LETTER: So many facets to the EU decision
I took a short course in logic while at university and this stood me in good stead during my career as a government scientist when giving advice to ministers and the various governments on difficult questions. Brexit is such a problem, because there are so many facets to the problem of making a decision.
I usually fell back on considering the reverse of the question, because more is often known about the reverse problem. Instead of considering the pros and cons of leaving the EU, consider what we would decide if asked whether to join the present EU from being a world trading country. Think of the following scenario :-
We are at present trading on a major scale with our Commonwealth partners, the USA, China and the EFTA countries, roughly half the world population, including three of the fastest growing countries (I know that China is having problems, but it is still growing at an enviable four per cent plus).
We are the oldest democracy in the world, free to make our own laws, set our taxes, control our own fishing areas and support our own industries and farming.
We can raise tariffs to prevent dumping of excess steel, oil etc and so protect our own industries.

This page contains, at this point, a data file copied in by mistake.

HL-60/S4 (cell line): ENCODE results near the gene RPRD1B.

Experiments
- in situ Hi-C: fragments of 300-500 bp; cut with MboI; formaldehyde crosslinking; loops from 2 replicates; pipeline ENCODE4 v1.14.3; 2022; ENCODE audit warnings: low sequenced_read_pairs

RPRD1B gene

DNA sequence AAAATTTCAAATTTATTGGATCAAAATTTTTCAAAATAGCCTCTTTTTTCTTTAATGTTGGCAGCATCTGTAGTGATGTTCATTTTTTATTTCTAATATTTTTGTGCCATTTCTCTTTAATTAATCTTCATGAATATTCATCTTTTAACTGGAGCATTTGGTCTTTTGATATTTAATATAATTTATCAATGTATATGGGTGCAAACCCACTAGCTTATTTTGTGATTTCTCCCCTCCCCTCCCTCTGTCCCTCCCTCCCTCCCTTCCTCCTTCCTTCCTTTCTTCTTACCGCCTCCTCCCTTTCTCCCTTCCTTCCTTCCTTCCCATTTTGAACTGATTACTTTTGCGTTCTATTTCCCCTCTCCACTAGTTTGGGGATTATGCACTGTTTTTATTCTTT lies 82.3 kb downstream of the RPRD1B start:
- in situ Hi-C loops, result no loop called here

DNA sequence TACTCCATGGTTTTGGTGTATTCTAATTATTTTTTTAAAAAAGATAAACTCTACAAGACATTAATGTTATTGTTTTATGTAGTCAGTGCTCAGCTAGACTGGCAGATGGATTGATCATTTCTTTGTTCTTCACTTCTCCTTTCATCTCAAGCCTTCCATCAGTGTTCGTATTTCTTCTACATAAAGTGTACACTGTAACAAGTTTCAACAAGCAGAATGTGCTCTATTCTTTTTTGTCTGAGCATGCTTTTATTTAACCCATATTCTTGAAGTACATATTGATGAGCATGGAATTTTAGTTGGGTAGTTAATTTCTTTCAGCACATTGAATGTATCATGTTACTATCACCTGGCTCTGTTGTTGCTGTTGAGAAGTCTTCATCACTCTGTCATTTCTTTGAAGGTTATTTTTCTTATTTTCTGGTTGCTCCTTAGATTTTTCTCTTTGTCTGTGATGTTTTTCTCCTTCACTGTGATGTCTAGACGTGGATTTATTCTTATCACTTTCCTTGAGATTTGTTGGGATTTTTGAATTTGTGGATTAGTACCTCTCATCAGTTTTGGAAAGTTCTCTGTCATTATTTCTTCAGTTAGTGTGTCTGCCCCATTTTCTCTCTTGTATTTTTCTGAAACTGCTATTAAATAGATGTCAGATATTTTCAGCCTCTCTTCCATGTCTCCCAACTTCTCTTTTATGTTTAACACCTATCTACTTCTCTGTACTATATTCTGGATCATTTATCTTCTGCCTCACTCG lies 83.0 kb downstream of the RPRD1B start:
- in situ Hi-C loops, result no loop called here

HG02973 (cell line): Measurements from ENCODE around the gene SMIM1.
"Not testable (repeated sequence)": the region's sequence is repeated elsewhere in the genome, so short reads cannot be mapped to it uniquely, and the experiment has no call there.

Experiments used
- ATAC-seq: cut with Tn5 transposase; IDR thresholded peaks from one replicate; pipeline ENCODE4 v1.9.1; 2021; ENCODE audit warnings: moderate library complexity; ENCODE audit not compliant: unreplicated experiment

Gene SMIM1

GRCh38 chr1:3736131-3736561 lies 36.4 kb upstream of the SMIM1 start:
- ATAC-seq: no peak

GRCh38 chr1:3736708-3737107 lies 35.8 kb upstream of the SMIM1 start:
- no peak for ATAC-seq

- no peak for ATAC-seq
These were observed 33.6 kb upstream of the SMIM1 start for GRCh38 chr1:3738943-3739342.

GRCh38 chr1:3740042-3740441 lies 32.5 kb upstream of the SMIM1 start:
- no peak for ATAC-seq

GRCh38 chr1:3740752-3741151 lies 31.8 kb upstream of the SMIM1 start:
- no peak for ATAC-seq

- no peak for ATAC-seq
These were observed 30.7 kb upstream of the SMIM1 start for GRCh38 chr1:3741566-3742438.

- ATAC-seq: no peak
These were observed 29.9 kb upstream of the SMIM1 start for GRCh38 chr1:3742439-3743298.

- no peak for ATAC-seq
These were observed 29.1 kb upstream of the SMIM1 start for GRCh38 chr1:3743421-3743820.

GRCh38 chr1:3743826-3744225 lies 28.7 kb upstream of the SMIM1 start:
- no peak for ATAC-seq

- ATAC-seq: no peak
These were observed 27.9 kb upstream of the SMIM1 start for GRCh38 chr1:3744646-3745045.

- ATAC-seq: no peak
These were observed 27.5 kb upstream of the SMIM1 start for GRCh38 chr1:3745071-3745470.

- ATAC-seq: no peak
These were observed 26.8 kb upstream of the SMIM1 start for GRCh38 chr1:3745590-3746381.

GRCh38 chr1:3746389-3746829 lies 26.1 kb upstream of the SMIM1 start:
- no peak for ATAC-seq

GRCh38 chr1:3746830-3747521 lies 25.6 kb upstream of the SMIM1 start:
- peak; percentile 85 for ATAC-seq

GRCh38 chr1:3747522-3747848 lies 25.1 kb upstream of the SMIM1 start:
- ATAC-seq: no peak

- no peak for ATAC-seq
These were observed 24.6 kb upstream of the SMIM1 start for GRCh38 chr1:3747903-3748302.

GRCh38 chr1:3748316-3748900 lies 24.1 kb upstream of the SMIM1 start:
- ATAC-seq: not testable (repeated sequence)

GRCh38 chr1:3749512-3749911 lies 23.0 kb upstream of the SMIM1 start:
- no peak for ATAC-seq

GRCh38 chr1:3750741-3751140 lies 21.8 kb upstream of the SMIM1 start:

We are now being asked whether we wish to give all this up to join the EU, a small group of European countries, the majority of whom have very weak economies (some of whom are getting weaker by the day because they have to trade in euros which are much stronger than their own currencies would be).
The EU is run by unelected, overpaid bureaucrats who will take over many of the activities of our Parliament and rule over how much fish we can catch in our local seas, demand huge payments to support German and French farmers, while granting our more efficient farmers a mere pittance, set many laws etc. I think most people would regard anyone voting to join such an organisation as being mad. So, looking at the present problem, why should anyone vote to stay in the EU at the coming referendum.
People talk about our defence and safety, but being a member of NATO is much safer than being a member of the EU (France soon asked to rejoin Nato when it decided to rely on the EU)
Our intelligence system is much better than that of any of the EU countries and we have better connections to other capable organisations (the EU had no idea that the Paris and Brussels outrages were being planned, whereas we have detected several groups in the UK and frustrated them).
We can rebuild our trade with the commonwealth and EFTA once free of the EU and give support to our industries and farmers once we stop supporting the lame ducks of the EU.
I could go on, but suffice it to say that despite the suffering of the 20s, 30s, 40s, and 50s, I prefer the democratic freedom of those days to the frustrations of today.
K W Newby